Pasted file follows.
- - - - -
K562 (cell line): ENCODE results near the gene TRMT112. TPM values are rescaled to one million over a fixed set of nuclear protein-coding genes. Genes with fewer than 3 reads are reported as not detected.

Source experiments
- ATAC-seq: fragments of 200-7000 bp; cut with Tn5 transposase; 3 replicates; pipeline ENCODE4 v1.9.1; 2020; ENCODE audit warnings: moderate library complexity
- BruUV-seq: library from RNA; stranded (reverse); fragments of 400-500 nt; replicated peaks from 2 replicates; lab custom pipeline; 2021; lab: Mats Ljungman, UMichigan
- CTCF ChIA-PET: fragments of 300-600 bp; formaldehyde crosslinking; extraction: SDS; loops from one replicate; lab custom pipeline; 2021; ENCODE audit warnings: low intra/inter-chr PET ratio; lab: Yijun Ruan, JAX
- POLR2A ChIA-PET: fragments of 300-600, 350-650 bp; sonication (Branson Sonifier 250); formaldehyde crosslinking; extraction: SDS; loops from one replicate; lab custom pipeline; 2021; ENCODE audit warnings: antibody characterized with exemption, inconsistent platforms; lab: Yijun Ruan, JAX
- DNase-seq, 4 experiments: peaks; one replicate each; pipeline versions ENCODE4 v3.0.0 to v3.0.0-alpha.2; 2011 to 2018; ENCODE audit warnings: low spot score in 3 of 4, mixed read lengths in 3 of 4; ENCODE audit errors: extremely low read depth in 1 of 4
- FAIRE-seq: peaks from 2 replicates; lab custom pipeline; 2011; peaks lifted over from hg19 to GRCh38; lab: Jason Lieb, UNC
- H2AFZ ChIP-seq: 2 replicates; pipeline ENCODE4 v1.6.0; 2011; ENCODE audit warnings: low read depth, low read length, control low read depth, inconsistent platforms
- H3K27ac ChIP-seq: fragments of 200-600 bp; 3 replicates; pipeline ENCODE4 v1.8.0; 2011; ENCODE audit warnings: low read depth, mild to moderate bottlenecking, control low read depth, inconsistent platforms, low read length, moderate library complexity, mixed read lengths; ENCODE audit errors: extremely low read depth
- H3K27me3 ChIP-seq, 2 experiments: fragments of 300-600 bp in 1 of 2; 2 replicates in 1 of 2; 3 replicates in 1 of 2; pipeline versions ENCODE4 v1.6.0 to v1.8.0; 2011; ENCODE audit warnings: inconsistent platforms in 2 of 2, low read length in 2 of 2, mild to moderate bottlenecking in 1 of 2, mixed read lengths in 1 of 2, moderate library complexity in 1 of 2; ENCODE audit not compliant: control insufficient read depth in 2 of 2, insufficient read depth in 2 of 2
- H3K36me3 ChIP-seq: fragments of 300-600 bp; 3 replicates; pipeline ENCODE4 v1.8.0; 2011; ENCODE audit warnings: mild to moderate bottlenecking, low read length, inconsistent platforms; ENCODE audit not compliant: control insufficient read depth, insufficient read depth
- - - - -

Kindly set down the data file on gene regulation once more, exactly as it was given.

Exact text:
K562 (cell line): ENCODE results near the gene TRMT112. TPM values are rescaled to one million over a fixed set of nuclear protein-coding genes. Genes with fewer than 3 reads are reported as not detected.

Source experiments
- ATAC-seq: fragments of 200-7000 bp; cut with Tn5 transposase; 3 replicates; pipeline ENCODE4 v1.9.1; 2020; ENCODE audit warnings: moderate library complexity
- BruUV-seq: library from RNA; stranded (reverse); fragments of 400-500 nt; replicated peaks from 2 replicates; lab custom pipeline; 2021; lab: Mats Ljungman, UMichigan
- CTCF ChIA-PET: fragments of 300-600 bp; formaldehyde crosslinking; extraction: SDS; loops from one replicate; lab custom pipeline; 2021; ENCODE audit warnings: low intra/inter-chr PET ratio; lab: Yijun Ruan, JAX
- POLR2A ChIA-PET: fragments of 300-600, 350-650 bp; sonication (Branson Sonifier 250); formaldehyde crosslinking; extraction: SDS; loops from one replicate; lab custom pipeline; 2021; ENCODE audit warnings: antibody characterized with exemption, inconsistent platforms; lab: Yijun Ruan, JAX
- DNase-seq, 4 experiments: peaks; one replicate each; pipeline versions ENCODE4 v3.0.0 to v3.0.0-alpha.2; 2011 to 2018; ENCODE audit warnings: low spot score in 3 of 4, mixed read lengths in 3 of 4; ENCODE audit errors: extremely low read depth in 1 of 4
- FAIRE-seq: peaks from 2 replicates; lab custom pipeline; 2011; peaks lifted over from hg19 to GRCh38; lab: Jason Lieb, UNC
- H2AFZ ChIP-seq: 2 replicates; pipeline ENCODE4 v1.6.0; 2011; ENCODE audit warnings: low read depth, low read length, control low read depth, inconsistent platforms
- H3K27ac ChIP-seq: fragments of 200-600 bp; 3 replicates; pipeline ENCODE4 v1.8.0; 2011; ENCODE audit warnings: low read depth, mild to moderate bottlenecking, control low read depth, inconsistent platforms, low read length, moderate library complexity, mixed read lengths; ENCODE audit errors: extremely low read depth
- H3K27me3 ChIP-seq, 2 experiments: fragments of 300-600 bp in 1 of 2; 2 replicates in 1 of 2; 3 replicates in 1 of 2; pipeline versions ENCODE4 v1.6.0 to v1.8.0; 2011; ENCODE audit warnings: inconsistent platforms in 2 of 2, low read length in 2 of 2, mild to moderate bottlenecking in 1 of 2, mixed read lengths in 1 of 2, moderate library complexity in 1 of 2; ENCODE audit not compliant: control insufficient read depth in 2 of 2, insufficient read depth in 2 of 2
- H3K36me3 ChIP-seq: fragments of 300-600 bp; 3 replicates; pipeline ENCODE4 v1.8.0; 2011; ENCODE audit warnings: mild to moderate bottlenecking, low read length, inconsistent platforms; ENCODE audit not compliant: control insufficient read depth, insufficient read depth